ISSN (Print) - 0012-9976 | ISSN (Online) - 2349-8846

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Dynamics of Non-Development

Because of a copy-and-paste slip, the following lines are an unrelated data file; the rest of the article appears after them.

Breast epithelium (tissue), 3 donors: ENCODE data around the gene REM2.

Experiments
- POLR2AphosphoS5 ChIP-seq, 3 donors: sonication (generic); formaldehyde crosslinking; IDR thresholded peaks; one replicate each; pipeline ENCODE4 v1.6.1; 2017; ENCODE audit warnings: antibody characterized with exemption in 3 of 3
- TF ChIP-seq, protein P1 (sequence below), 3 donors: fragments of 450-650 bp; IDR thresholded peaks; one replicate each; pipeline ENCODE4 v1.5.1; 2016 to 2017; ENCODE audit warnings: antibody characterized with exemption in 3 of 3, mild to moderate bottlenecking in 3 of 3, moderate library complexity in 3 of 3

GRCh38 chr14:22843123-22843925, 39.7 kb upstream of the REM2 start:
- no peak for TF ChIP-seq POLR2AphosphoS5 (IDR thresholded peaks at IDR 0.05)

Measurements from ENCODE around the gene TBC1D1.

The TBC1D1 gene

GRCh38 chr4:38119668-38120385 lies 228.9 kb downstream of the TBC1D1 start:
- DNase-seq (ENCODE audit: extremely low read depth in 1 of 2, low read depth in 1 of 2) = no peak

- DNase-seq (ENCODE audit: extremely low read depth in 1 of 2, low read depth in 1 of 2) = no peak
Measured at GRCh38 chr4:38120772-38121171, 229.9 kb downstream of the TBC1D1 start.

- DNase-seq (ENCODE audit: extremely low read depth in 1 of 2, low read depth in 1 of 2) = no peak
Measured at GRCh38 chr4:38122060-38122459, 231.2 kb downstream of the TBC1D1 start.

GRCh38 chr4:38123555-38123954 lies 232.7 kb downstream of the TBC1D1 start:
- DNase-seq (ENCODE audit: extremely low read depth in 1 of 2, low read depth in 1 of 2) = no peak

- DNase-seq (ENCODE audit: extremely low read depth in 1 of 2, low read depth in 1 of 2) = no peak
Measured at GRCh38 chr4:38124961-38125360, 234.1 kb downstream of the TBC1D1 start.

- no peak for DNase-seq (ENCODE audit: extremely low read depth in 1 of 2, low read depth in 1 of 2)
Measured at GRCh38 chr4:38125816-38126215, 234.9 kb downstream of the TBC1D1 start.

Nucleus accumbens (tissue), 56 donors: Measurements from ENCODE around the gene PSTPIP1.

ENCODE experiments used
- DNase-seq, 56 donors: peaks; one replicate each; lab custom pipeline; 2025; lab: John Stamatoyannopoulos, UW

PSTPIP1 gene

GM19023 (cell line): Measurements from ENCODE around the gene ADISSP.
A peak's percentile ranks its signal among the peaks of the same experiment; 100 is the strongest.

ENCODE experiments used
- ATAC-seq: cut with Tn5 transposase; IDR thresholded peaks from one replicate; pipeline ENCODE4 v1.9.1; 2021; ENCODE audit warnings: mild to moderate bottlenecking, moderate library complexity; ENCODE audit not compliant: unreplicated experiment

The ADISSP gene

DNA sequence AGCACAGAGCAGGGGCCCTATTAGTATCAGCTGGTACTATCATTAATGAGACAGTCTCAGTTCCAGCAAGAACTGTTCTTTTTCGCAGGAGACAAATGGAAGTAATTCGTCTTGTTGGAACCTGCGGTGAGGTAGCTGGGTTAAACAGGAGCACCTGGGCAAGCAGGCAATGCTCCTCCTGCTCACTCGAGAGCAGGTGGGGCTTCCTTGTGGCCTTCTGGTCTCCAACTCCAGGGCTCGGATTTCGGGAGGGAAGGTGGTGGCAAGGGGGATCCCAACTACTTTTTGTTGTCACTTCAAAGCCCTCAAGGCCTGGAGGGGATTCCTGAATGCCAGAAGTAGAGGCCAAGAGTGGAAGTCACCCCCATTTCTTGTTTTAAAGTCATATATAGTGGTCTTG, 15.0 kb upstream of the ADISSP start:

Pradhan H Prasad THE ruling oligarchy that emerged after independence in India could not rid itself of an over-centralised decision-making system which was a colonial legacy. It also had a sizeable number of neo-compradore elements in its fold. This saw the emergence of foreign aid (i e, foreign grants and loans) as the kingpin of our development strategy which sought to achieve 'self-reliant growth with social justice' for its people. This promoted a technology syndrome which not only encouraged capital-intensive techniques in a labour-surplus economy but also failed to capitalise on the nation's resource base, thereby pushing the country into a foreign dependency paradigm at an ever increasing pace.' On the other hand, a centralised decision-making system for a country as big as India (the second most populous nation in the world) saw the ever increasing bureaucratfsation of the development process and loss of touch with ground realities. The result was retarded and uneven regional growth, swamping of the coutry with parasitic elements and freeloaders (in the form of brokers, contractors, agents, consultants, etc), particularly connected with the increasing public expenditure, and growth of joblessness on an ever-increasing scale. Employment in the organised sector of the country (both private and public sector, including government administration) increased from 12.5 million in 1961 to 30.61 million in 1990, whereas the total working population increased from 188.2 million in 1961 to 338.4 million in 1990. The annual rate of growth of employment in the organised sector continued to decline. It was about 1.7 per cent in the decade of the 80s, 1.4 per cent between 1985 and 1990 and only about I per cent in 1990. On the other hand, the working population grew by an annual rate of 2.5 per cent in the 80s. Those employed in the organised sector are only about 9 per cent of the total working population. About 14.6 per cent of the rural households (which would constitute about 10.6 per cent of total households in India) art engaged in crop production and use hired labour on a regular basis. Those self-employed in these households can be treated as fully employed persons. This suggests that at least 80 per cent of the working population in this country are unemployed, underemployed and disguised-unemployed. But the large bulk of them do not now accept the situation of remaining half-clad and ill-fed as in the past; rather, they are now engaged in all sorts of clandestine activities such as theft, dacoities, looting, smuggling, drug-peddling, bootlegging, kidnapping, extortion, etc. This non- development syndrome has not only resulted in society being criminalised and lumpenised with concomitant rise of organised violence at an increasing rate, but also allowed the feudal ethos and identities (such as caste, communal, ethnic, regional, linguistic etc) to persist with a vengeance.

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